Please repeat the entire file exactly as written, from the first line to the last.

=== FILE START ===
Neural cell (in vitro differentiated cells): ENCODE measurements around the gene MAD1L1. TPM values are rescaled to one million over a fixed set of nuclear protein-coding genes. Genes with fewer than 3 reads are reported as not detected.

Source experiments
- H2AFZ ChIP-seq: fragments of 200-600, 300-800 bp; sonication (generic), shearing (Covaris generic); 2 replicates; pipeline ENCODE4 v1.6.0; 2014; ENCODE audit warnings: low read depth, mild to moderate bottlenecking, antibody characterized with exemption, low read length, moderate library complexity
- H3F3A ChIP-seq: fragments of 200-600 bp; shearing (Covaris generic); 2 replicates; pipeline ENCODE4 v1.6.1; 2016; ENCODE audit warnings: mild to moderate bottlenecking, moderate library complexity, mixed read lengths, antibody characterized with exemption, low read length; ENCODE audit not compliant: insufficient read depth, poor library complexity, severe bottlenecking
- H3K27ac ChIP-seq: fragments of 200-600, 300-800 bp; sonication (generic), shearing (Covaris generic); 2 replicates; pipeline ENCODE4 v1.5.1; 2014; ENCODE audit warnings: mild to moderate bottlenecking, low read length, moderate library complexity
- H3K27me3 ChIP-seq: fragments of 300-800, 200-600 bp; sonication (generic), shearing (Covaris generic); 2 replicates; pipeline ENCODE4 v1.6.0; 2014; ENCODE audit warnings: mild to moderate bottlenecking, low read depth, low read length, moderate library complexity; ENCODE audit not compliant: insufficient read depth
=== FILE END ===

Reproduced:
Neural cell (in vitro differentiated cells): ENCODE measurements around the gene MAD1L1. TPM values are rescaled to one million over a fixed set of nuclear protein-coding genes. Genes with fewer than 3 reads are reported as not detected.

Source experiments
- H2AFZ ChIP-seq: fragments of 200-600, 300-800 bp; sonication (generic), shearing (Covaris generic); 2 replicates; pipeline ENCODE4 v1.6.0; 2014; ENCODE audit warnings: low read depth, mild to moderate bottlenecking, antibody characterized with exemption, low read length, moderate library complexity
- H3F3A ChIP-seq: fragments of 200-600 bp; shearing (Covaris generic); 2 replicates; pipeline ENCODE4 v1.6.1; 2016; ENCODE audit warnings: mild to moderate bottlenecking, moderate library complexity, mixed read lengths, antibody characterized with exemption, low read length; ENCODE audit not compliant: insufficient read depth, poor library complexity, severe bottlenecking
- H3K27ac ChIP-seq: fragments of 200-600, 300-800 bp; sonication (generic), shearing (Covaris generic); 2 replicates; pipeline ENCODE4 v1.5.1; 2014; ENCODE audit warnings: mild to moderate bottlenecking, low read length, moderate library complexity
- H3K27me3 ChIP-seq: fragments of 300-800, 200-600 bp; sonication (generic), shearing (Covaris generic); 2 replicates; pipeline ENCODE4 v1.6.0; 2014; ENCODE audit warnings: mild to moderate bottlenecking, low read depth, low read length, moderate library complexity; ENCODE audit not compliant: insufficient read depth